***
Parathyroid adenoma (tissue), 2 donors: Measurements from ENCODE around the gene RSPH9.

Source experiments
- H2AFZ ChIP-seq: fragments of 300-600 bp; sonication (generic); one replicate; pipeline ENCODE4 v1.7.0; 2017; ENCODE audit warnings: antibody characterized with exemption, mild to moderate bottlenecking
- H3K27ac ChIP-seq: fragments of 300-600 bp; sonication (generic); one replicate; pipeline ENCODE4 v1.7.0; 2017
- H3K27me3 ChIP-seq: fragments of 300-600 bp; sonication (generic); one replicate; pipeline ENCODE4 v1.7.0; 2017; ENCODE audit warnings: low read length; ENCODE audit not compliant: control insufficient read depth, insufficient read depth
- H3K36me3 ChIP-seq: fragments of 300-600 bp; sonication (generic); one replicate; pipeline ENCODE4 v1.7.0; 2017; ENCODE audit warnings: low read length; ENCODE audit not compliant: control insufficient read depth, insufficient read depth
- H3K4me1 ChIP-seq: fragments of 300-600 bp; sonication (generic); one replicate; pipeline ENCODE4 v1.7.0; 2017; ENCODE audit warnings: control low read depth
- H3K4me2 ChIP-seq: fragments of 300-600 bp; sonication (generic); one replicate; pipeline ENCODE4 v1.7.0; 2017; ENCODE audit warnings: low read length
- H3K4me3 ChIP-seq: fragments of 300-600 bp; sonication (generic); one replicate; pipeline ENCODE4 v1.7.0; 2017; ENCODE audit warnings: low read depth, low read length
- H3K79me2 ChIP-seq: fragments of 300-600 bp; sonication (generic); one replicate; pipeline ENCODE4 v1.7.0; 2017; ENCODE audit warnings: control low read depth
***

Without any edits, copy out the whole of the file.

Parathyroid adenoma (tissue), 2 donors: Measurements from ENCODE around the gene RSPH9.

Source experiments
- H2AFZ ChIP-seq: fragments of 300-600 bp; sonication (generic); one replicate; pipeline ENCODE4 v1.7.0; 2017; ENCODE audit warnings: antibody characterized with exemption, mild to moderate bottlenecking
- H3K27ac ChIP-seq: fragments of 300-600 bp; sonication (generic); one replicate; pipeline ENCODE4 v1.7.0; 2017
- H3K27me3 ChIP-seq: fragments of 300-600 bp; sonication (generic); one replicate; pipeline ENCODE4 v1.7.0; 2017; ENCODE audit warnings: low read length; ENCODE audit not compliant: control insufficient read depth, insufficient read depth
- H3K36me3 ChIP-seq: fragments of 300-600 bp; sonication (generic); one replicate; pipeline ENCODE4 v1.7.0; 2017; ENCODE audit warnings: low read length; ENCODE audit not compliant: control insufficient read depth, insufficient read depth
- H3K4me1 ChIP-seq: fragments of 300-600 bp; sonication (generic); one replicate; pipeline ENCODE4 v1.7.0; 2017; ENCODE audit warnings: control low read depth
- H3K4me2 ChIP-seq: fragments of 300-600 bp; sonication (generic); one replicate; pipeline ENCODE4 v1.7.0; 2017; ENCODE audit warnings: low read length
- H3K4me3 ChIP-seq: fragments of 300-600 bp; sonication (generic); one replicate; pipeline ENCODE4 v1.7.0; 2017; ENCODE audit warnings: low read depth, low read length
- H3K79me2 ChIP-seq: fragments of 300-600 bp; sonication (generic); one replicate; pipeline ENCODE4 v1.7.0; 2017; ENCODE audit warnings: control low read depth